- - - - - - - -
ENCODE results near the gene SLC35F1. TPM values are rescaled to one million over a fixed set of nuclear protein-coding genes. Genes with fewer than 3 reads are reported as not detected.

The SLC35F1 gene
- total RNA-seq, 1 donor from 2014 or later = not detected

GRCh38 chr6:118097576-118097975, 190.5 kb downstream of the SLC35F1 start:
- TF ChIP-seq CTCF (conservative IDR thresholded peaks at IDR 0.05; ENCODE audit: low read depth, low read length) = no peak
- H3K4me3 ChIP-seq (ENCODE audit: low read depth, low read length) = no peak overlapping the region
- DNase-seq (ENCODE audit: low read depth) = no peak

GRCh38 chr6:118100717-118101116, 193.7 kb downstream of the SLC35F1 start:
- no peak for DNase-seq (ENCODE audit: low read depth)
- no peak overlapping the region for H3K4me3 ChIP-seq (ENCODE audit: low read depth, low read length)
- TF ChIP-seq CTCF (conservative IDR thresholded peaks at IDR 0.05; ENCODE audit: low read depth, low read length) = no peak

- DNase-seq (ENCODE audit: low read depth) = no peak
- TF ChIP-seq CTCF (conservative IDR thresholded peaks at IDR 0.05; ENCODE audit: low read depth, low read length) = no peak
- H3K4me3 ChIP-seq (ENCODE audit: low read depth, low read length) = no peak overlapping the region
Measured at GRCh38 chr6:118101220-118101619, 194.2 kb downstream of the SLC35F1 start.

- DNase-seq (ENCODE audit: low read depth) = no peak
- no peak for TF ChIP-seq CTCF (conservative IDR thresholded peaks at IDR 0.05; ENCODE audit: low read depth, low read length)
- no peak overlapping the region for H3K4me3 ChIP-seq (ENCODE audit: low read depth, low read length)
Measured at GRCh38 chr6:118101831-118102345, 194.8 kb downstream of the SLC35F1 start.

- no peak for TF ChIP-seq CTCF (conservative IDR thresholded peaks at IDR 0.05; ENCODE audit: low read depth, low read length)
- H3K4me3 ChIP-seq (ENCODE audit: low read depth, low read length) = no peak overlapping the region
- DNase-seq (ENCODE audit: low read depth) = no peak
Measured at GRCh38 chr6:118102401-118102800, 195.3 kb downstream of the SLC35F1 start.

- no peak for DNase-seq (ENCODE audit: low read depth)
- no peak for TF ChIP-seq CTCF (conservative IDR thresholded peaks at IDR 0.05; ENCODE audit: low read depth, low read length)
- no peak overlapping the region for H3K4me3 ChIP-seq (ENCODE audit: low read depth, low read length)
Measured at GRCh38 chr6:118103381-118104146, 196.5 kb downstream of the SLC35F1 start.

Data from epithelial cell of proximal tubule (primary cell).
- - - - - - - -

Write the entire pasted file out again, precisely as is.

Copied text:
ENCODE results near the gene SLC35F1. TPM values are rescaled to one million over a fixed set of nuclear protein-coding genes. Genes with fewer than 3 reads are reported as not detected.

The SLC35F1 gene
- total RNA-seq, 1 donor from 2014 or later = not detected

GRCh38 chr6:118097576-118097975, 190.5 kb downstream of the SLC35F1 start:
- TF ChIP-seq CTCF (conservative IDR thresholded peaks at IDR 0.05; ENCODE audit: low read depth, low read length) = no peak
- H3K4me3 ChIP-seq (ENCODE audit: low read depth, low read length) = no peak overlapping the region
- DNase-seq (ENCODE audit: low read depth) = no peak

GRCh38 chr6:118100717-118101116, 193.7 kb downstream of the SLC35F1 start:
- no peak for DNase-seq (ENCODE audit: low read depth)
- no peak overlapping the region for H3K4me3 ChIP-seq (ENCODE audit: low read depth, low read length)
- TF ChIP-seq CTCF (conservative IDR thresholded peaks at IDR 0.05; ENCODE audit: low read depth, low read length) = no peak

- DNase-seq (ENCODE audit: low read depth) = no peak
- TF ChIP-seq CTCF (conservative IDR thresholded peaks at IDR 0.05; ENCODE audit: low read depth, low read length) = no peak
- H3K4me3 ChIP-seq (ENCODE audit: low read depth, low read length) = no peak overlapping the region
Measured at GRCh38 chr6:118101220-118101619, 194.2 kb downstream of the SLC35F1 start.

- DNase-seq (ENCODE audit: low read depth) = no peak
- no peak for TF ChIP-seq CTCF (conservative IDR thresholded peaks at IDR 0.05; ENCODE audit: low read depth, low read length)
- no peak overlapping the region for H3K4me3 ChIP-seq (ENCODE audit: low read depth, low read length)
Measured at GRCh38 chr6:118101831-118102345, 194.8 kb downstream of the SLC35F1 start.

- no peak for TF ChIP-seq CTCF (conservative IDR thresholded peaks at IDR 0.05; ENCODE audit: low read depth, low read length)
- H3K4me3 ChIP-seq (ENCODE audit: low read depth, low read length) = no peak overlapping the region
- DNase-seq (ENCODE audit: low read depth) = no peak
Measured at GRCh38 chr6:118102401-118102800, 195.3 kb downstream of the SLC35F1 start.

- no peak for DNase-seq (ENCODE audit: low read depth)
- no peak for TF ChIP-seq CTCF (conservative IDR thresholded peaks at IDR 0.05; ENCODE audit: low read depth, low read length)
- no peak overlapping the region for H3K4me3 ChIP-seq (ENCODE audit: low read depth, low read length)
Measured at GRCh38 chr6:118103381-118104146, 196.5 kb downstream of the SLC35F1 start.

Data from epithelial cell of proximal tubule (primary cell).